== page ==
Improving cybersecurity in small town governments

LITCHFIELD — Municipal leaders throughout the region gathered on Zoom Thursday, March 14, to learn of cybersecurity solutions in the age of digital threats.

A presentation by Weston Meehan of Executive Business Machines in Trumbull was given to the Northwest Hill Council of Governments (COG) at its March meeting.

Meehan spoke about the training and solutions available to small town governments. On the front line, Town Hall staff can take the first step by becoming educated on how to spot and avoid phishing emails.

Phishing is an online scam designed to trick users into granting access or personal information to criminals.

In Torrington, Mayor Eleanor Carbone said her town fell victim to cyberattacks during the pandemic after an employee clicked an unsafe link.

“We were hacked in 2020,” Carbone said. “I highly encourage everybody to be very serious about what are you doing with regard to protecting yourself and making sure your employees are not clicking the wrong email, because ultimately, that was how we got hacked.”

Torrington responded by creating a team of information technology (IT) professionals to handle cybersecurity in town.

For smaller towns that lack the resources for a dedicated team, Meehan advised leaders begin to offer training courses to municipal employees. This not only improves awareness but can reduce cyberinsurance rates for towns.

He recommended towns use a tool called KnowBe4 to gather data on points of vulnerability.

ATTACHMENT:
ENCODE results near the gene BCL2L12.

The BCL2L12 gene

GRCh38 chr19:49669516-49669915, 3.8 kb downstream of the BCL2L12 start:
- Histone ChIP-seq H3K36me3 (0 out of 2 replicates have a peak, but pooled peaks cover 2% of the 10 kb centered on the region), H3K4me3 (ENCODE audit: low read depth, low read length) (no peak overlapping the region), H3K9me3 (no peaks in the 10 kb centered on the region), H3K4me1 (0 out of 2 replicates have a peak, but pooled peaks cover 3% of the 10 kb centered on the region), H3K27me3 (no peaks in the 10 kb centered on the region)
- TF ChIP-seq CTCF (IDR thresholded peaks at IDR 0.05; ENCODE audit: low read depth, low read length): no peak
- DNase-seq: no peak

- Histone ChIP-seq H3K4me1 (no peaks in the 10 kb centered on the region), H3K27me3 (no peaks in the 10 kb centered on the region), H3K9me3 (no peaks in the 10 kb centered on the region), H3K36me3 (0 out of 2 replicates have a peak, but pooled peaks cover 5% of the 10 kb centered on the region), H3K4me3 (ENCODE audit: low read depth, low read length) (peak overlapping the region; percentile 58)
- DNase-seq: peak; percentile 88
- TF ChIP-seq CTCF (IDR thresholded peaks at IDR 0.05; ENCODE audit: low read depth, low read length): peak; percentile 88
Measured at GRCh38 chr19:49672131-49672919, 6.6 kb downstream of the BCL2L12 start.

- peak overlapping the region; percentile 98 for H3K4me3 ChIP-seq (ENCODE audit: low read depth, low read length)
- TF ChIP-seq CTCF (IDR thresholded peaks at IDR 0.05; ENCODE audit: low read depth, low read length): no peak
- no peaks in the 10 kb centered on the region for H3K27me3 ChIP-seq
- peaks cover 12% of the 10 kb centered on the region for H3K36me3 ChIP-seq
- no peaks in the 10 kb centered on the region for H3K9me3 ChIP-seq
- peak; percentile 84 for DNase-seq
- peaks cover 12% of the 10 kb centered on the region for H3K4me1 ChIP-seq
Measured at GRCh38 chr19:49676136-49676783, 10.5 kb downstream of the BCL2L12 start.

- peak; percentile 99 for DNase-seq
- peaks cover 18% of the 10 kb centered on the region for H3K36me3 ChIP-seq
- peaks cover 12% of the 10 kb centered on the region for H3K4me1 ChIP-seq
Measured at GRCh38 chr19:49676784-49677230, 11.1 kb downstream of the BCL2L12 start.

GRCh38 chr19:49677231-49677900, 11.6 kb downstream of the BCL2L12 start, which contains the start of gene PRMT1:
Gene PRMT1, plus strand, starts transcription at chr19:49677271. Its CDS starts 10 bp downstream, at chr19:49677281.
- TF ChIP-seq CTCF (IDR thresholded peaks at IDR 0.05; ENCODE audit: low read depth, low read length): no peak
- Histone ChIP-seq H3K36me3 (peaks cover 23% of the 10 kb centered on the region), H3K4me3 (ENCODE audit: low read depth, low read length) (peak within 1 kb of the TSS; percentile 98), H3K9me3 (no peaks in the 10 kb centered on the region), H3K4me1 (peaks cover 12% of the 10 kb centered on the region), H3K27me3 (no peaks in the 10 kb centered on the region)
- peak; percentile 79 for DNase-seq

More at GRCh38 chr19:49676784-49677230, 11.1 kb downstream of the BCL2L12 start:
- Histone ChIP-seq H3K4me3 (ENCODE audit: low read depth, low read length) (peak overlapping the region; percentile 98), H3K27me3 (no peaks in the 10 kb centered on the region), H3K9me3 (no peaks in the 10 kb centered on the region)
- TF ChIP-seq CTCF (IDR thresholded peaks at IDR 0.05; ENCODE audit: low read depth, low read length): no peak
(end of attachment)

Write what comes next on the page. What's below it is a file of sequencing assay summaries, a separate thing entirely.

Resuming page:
“KnowBe4 is the industry leader,” said Meehan. “They’re always coming out with phishing campaigns and deceptive emails that can easily be dispersed.”

KnowBe4 uses fake phishing emails to identify which employees are in need of more training. Susceptible users can then be offered additional training.

COG Executive Director Rob Phillips added that one town fell victim to phishing scams and is now ineligible for cyberinsurance. Instead, it must fund an IT team to head up digital security.

COG senior regional planner Jean Speck advised towns update municipal websites to .gov domains instead of .org. Government domains offer increased security and have recently become free for municipal web pages.

“Of [COG’s] 21 towns, only 23% actually have a .gov domain name. Most have .org, a couple have .us, which doesn’t meet the same security protection level as a .gov. So, we’d like to offer a walk-through,” Speck said.

Speck asked municipal leaders looking to increase cybersecurity in their towns to reach out to her for next steps.

Speck noted that in 2021, Connecticut was home to 77 municipal cyberattacks and more than 80 educational institution cyberattacks. The result was “millions and millions of dollars” lost.

“It’s a life-changing event for any town,” Speck said.

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